this space intentionally left blank

October 3, 2014

Filed under: tech»web

WebGL and beyond

We came very close to using WebGL for a Seattle Times special report that will come out next week. Now that iOS 8 has shipped with support for WebGL, albeit in an unstable and slightly buggy form, it's common enough that I felt comfortable using it (with a scaled-down 2D fallback) for our audience. In the end, we went with a different design language and shelved the WebGL experiments, but the experience has left me very excited about the potential for mainstream usage.

It's probably easier to understand why WebGL is exciting by looking at what the regular 2D canvas does badly. 2D canvas is terrible at combining or masking its rendering functions (globalCompositeOperation in particular is dog-slow in Firefox). It doesn't give users easy access to the image data directly, which is frustrating in a bitmap-based drawing API. It doesn't like changing colors or styles frequently. But its biggest weakpoint is actually that it's tied so closely to JavaScript, which is a single-threaded language running in the browser event loop. The more pixels you touch in detail, the slower it gets.

WebGL, by contrast, is great at blending, filtering, and masking. But most importantly, WebGL code moves most (if not all) of the math-heavy graphics code you'd normally write in JavaScript — scaling and transforms, patterns, and color — over to the GPU. Your graphics card is a massive parallel-processing machine, so all your drawing occurs simultaneously, not sequentially. You can alter every pixel in the frame, if you want, and it'll barely take any more time than if you change only a few.

Once I spent a little time writing some simple shaders, I realized that there's a whole range of experiences you can write in WebGL that simply aren't possible on a 2D canvas. I could shift the colors or custom-filter an image on a per-pixel basis. I wrote a dust simulation that simulated thousands of motes on a low-end machine, even with the physics still running in JavaScript. I even created a faux-3D effect a la Depthy, by displacing each pixel by the value of a second texture's lightness and the mouse position.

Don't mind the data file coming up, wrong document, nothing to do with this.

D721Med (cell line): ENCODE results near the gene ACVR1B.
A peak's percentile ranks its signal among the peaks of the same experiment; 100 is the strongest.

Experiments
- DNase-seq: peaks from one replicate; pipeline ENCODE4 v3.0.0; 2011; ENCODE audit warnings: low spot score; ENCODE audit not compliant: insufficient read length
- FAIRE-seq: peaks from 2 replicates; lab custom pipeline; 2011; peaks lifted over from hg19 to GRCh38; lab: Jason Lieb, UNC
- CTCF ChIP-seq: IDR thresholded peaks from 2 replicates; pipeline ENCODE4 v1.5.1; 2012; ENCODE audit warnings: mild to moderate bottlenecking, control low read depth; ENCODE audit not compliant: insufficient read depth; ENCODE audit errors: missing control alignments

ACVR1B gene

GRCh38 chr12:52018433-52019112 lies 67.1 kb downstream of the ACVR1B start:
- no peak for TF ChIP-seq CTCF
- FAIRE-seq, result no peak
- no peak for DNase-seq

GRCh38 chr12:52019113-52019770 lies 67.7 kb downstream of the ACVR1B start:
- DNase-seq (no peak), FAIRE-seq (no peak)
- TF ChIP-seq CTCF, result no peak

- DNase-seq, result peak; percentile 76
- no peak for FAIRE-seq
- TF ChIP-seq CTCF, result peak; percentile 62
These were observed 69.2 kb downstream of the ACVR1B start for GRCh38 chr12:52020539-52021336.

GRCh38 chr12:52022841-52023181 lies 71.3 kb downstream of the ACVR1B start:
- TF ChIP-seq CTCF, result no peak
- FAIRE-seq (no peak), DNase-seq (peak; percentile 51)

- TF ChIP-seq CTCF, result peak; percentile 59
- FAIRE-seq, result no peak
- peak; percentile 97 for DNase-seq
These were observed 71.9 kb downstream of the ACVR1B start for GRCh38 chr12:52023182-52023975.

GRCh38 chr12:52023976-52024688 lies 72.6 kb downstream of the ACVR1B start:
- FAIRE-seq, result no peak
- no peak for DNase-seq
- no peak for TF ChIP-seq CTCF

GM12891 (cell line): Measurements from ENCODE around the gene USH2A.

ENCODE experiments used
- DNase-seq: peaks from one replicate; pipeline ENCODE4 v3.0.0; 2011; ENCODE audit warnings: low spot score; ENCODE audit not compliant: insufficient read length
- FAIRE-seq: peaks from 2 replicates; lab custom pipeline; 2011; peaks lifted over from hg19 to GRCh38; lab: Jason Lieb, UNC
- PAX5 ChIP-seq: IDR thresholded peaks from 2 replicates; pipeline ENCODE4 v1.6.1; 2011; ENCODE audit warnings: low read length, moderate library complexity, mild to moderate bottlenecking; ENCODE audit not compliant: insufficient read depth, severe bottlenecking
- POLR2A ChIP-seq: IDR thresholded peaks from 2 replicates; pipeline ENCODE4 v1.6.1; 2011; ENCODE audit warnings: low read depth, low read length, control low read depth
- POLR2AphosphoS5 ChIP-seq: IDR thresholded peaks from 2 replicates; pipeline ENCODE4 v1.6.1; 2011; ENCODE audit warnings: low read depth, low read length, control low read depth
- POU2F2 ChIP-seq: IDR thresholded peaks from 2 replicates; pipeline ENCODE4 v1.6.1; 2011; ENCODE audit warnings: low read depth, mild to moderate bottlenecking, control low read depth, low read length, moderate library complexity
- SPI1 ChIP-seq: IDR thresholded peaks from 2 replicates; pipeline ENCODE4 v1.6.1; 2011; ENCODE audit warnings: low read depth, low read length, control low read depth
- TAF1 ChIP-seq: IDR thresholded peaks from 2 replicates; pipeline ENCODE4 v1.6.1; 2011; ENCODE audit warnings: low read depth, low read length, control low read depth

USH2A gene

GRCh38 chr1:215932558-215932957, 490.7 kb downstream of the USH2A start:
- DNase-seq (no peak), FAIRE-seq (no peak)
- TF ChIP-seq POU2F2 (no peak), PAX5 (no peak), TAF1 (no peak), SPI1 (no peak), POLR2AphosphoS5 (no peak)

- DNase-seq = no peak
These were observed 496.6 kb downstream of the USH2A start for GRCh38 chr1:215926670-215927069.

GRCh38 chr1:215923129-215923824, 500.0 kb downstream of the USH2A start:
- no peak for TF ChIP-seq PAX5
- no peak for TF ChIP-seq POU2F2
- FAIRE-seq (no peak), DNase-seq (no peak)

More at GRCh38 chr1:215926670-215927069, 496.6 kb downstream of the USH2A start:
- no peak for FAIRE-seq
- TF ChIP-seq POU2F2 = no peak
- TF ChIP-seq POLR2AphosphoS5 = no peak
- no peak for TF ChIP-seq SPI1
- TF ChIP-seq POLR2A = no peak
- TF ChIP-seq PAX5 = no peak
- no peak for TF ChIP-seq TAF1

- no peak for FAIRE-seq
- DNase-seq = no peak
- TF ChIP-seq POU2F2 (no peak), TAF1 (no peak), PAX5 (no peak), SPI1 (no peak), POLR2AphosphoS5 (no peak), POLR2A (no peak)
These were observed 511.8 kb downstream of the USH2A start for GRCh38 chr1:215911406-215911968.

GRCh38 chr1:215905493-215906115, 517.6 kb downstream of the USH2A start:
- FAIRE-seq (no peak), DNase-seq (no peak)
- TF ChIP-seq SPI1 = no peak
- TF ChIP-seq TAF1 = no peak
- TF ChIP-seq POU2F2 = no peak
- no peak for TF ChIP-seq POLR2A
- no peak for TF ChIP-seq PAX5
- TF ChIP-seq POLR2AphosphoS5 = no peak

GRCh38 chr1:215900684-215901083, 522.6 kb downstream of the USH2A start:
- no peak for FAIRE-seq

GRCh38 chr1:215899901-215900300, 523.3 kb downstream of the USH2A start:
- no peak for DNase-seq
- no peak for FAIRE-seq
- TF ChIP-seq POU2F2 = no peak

None of these experiments involved 3D math in any way. They're not spinning teapots, or Unreal Engine demos, or elaborate parallax effects. I suspect that the real value of WebGL isn't going to be from any of those things. It's going to be the fact that it gives the web platform the free-drawing capability of canvas, but uncoupled from the JavaScript execution model that it's been shackled to.

There's an obvious parallel here, which is the first two major versions of Android. Because it was designed to run on low-end hardware, Android drew all its UI via software until 3.0 (and hardware acceleration didn't become widespread until 4.0). The resulting lag was never as bad as critics claimed, but it did mean that a lot of Android looked and felt a bit utilitarian. You wouldn't see something like Material Design emerge until the system supported using the GPU for rendering ordinary UI.

It's not a coincidence that Google's moving to Material Design on both Android and the web. Its design language — a smoothly-animated world of flat, geometric shapes — is attractive, but more importantly it's well-matched to the kinds of flat, geometric shapes that can be animated fluidly in a browser, using the 3D acceleration that's already built into the composition layer. Web Components will give developers a way to package those elements up, and make them reusable. Flexbox makes their layouts scalable and responsive.

But for the web platform to move forward, we need more than just a decent look and feel. We need the ability to write the kinds of applications that people insist that it can't run. WebGL is a step in that direction: graphics with near-native speed and capability, instantly deployed and paired with a surprisingly powerful UI toolkit. The kinds of apps and experiences we can write othe web, for a mainstream and mobile audience, just got a lot bigger. And I for one am looking forward to pushing those boundaries as much as I can.

Future - Present - Past